The tablecloth embroidered by members was displayed in the Cow Byre exhibition of Middlesex crafts and was worth a visit.
Our August meeting is traditionally our Tea Party, and this year was no exception. The branch signed up for the Breast Cancer Now campaign and members enjoyed a great evening out while supporting this great cause .
As well as enjoying a lavish display of sandwiches, cakes and prosecco, £205 was raised for the campaign with members playing bingo , Games of Scones and Guess the name of the Teddy Bear with some lovely prizes.
A presentation was given by Joan Horton on Lawmakers, Breakers and Enforcers for our June meeting– a history of how our legal system evolved into today’s Parliamentary Democracy and independent judiciary, and how miscreants offended, were caught and dealt with.
Women’s involvement gradually increased in the 20th century, with the vote, and the introduction of women police, MPs magistrates and judges.
Today, the Supreme Court is headed by Lady Hale, Dame Cressida Dick is the Metropolitan Police Commissioner, and there have been two female Prime Ministers.
However, offenders haven’t really changed much over the centuries—only adapted to life in their times. For example, petty thieves have always targeted untraceable and easy to sell items: textiles pre 20th century were extremely expensive and an easy target as one sheet or tablecloth from a washing line looked much another.
In more recent times it was radios, then TVs, then videos, then PCs, and now it’s laptops and mobile phones. What next one wonders? The talk ended with some anecdotes from Joan’s 34 years as a local JP including some hilarious cases of indecent exposure. Joan found that although cases could make her cross, upset or exasperated, the hardest thing had always been to maintain a deadpan face and not laugh at the sheer stupidity so often portrayed.
For our July meeting, a presentation was given by Joan Horton on DNA—an explanation of how it makes us who we are, the history of its discovery, and the main uses to which the knowledge is put today: fighting crime, inventing new medical treatments, and tracing our family history.
As a qualified nurse, Joan had always had an interest in DNA’s role in hereditary conditions, especially as much of the research and its discovery was done at King’s College Hospital, where she trained. During her 34 years as a JP, DNA had been introduced as a crime detection tool and is now indispensable.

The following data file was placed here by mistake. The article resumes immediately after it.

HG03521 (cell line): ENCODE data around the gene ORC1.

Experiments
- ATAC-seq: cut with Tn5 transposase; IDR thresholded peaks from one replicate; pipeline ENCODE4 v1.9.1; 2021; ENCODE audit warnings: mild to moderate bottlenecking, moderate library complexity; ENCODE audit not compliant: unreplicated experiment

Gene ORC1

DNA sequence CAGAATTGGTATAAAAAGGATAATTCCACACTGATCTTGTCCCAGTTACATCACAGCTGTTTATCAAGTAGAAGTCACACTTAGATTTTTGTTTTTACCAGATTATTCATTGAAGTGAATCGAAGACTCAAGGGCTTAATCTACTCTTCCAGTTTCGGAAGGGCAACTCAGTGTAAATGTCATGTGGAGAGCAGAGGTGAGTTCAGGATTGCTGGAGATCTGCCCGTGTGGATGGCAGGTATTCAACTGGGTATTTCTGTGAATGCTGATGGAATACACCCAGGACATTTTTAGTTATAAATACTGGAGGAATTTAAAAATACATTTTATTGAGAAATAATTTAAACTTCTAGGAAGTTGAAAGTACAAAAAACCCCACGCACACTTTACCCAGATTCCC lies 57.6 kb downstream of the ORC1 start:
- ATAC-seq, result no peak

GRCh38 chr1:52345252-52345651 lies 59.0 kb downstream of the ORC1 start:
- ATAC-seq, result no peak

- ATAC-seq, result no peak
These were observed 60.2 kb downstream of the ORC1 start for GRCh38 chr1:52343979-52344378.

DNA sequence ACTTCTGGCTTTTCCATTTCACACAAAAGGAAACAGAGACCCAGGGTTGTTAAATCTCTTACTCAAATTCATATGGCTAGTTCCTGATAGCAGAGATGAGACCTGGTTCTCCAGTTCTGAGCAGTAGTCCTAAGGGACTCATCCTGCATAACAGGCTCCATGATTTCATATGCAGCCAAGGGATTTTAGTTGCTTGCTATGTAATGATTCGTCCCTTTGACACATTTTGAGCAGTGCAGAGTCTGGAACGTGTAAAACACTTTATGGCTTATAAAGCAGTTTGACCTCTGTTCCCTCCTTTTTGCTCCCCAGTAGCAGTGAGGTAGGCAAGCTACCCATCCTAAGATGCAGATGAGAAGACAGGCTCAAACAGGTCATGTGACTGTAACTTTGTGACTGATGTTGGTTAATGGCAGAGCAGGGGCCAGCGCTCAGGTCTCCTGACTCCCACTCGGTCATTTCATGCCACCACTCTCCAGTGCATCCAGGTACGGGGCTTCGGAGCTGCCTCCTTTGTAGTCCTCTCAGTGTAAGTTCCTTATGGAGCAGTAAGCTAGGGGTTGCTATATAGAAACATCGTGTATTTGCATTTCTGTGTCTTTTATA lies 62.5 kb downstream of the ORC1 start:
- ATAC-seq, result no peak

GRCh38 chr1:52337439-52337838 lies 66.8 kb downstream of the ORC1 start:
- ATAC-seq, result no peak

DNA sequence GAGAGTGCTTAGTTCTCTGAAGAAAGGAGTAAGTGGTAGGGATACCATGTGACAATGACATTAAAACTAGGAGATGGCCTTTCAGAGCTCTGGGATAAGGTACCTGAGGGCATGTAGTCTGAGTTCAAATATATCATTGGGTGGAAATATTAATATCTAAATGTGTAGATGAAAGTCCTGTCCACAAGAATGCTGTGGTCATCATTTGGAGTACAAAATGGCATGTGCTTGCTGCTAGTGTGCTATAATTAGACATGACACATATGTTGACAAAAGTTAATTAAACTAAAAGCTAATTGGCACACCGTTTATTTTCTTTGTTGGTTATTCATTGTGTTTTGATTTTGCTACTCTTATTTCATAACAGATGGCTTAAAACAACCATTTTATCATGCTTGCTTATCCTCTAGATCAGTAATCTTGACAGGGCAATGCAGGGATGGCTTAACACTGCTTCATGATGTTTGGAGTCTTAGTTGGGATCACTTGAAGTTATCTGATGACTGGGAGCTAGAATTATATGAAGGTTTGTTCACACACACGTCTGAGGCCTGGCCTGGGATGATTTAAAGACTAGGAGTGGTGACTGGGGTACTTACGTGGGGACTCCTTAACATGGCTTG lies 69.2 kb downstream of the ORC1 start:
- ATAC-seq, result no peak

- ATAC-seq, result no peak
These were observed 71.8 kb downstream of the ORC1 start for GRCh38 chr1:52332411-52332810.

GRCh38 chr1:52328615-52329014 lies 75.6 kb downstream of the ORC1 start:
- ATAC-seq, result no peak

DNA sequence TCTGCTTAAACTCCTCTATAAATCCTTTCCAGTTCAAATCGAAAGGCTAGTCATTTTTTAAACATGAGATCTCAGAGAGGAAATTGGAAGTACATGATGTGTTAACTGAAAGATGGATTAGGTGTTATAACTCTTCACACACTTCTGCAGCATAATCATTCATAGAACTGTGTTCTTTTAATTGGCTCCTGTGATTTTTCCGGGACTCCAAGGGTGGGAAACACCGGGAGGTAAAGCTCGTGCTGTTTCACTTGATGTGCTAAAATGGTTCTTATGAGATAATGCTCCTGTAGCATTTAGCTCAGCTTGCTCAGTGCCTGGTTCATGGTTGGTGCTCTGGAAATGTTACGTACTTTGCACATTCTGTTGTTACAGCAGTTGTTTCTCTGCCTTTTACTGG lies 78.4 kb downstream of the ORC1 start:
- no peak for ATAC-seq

One of her main hobbies is family history, in which DNA is also becoming a significant tool in discovering one’s forbears, and relatives one didn’t know one had. Except for identical twins, we are all genetically unique, however only 1% of our DNA accounts for humanity’s differences.
We share DNA with every living being, and the talk concluded with the information that we share 50% of our DNA with a cabbage!
In August we had John Thirkettle on Adventures and Experiences.
John gave an amusing account of his childhood during the war and his call-up for National Service a few years later. By then he was part way through an engineering apprenticeship, which his father asked he be allowed to complete. Ultimately he joined the RAF, where his National Service stretched into a full career. Various strange and funny encounters with local during postings to Germany, Cyprus, and Egypt were related, and after leaving the RAF John continued to work and travel widely.
We were all in fits over his tale of attending a large and long-winded Japanese convention. He sneaked out of the hall, but later, being unable to read the signs couldn’t find his way back. On opening the door into what he thought was the hall, he found himself gate-crashing a wedding, where guests came up talking to him in Japanese. They introduced him to everyone as is the custom if a stranger walks in, so it took some time. Then on returning to his convention they wanted to know what took him so long… an interesting talk!
Images from Iver: A beautiful cushion cover crafted by Pat Gravette and azalea and clematis from Margaret Smith’s garden.